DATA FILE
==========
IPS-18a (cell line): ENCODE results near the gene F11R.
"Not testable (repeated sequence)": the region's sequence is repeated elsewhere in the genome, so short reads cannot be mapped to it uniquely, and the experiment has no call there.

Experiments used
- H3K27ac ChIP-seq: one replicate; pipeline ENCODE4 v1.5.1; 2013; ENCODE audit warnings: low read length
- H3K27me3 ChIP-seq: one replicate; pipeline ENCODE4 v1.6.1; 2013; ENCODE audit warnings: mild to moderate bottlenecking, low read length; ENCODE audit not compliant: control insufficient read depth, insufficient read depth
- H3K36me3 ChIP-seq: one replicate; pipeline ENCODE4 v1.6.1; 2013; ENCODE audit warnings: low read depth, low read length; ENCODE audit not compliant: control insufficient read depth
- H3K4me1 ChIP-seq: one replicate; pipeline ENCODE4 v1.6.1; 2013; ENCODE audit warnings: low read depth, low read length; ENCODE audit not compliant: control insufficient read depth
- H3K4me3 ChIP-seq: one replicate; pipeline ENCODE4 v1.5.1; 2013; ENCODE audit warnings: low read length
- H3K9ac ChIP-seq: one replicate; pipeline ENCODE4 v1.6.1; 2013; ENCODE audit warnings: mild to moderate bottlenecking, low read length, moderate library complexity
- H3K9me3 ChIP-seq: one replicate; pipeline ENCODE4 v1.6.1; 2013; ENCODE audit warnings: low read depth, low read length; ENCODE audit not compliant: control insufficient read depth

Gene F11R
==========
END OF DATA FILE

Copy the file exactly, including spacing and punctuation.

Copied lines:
IPS-18a (cell line): ENCODE results near the gene F11R.
"Not testable (repeated sequence)": the region's sequence is repeated elsewhere in the genome, so short reads cannot be mapped to it uniquely, and the experiment has no call there.

Experiments used
- H3K27ac ChIP-seq: one replicate; pipeline ENCODE4 v1.5.1; 2013; ENCODE audit warnings: low read length
- H3K27me3 ChIP-seq: one replicate; pipeline ENCODE4 v1.6.1; 2013; ENCODE audit warnings: mild to moderate bottlenecking, low read length; ENCODE audit not compliant: control insufficient read depth, insufficient read depth
- H3K36me3 ChIP-seq: one replicate; pipeline ENCODE4 v1.6.1; 2013; ENCODE audit warnings: low read depth, low read length; ENCODE audit not compliant: control insufficient read depth
- H3K4me1 ChIP-seq: one replicate; pipeline ENCODE4 v1.6.1; 2013; ENCODE audit warnings: low read depth, low read length; ENCODE audit not compliant: control insufficient read depth
- H3K4me3 ChIP-seq: one replicate; pipeline ENCODE4 v1.5.1; 2013; ENCODE audit warnings: low read length
- H3K9ac ChIP-seq: one replicate; pipeline ENCODE4 v1.6.1; 2013; ENCODE audit warnings: mild to moderate bottlenecking, low read length, moderate library complexity
- H3K9me3 ChIP-seq: one replicate; pipeline ENCODE4 v1.6.1; 2013; ENCODE audit warnings: low read depth, low read length; ENCODE audit not compliant: control insufficient read depth

Gene F11R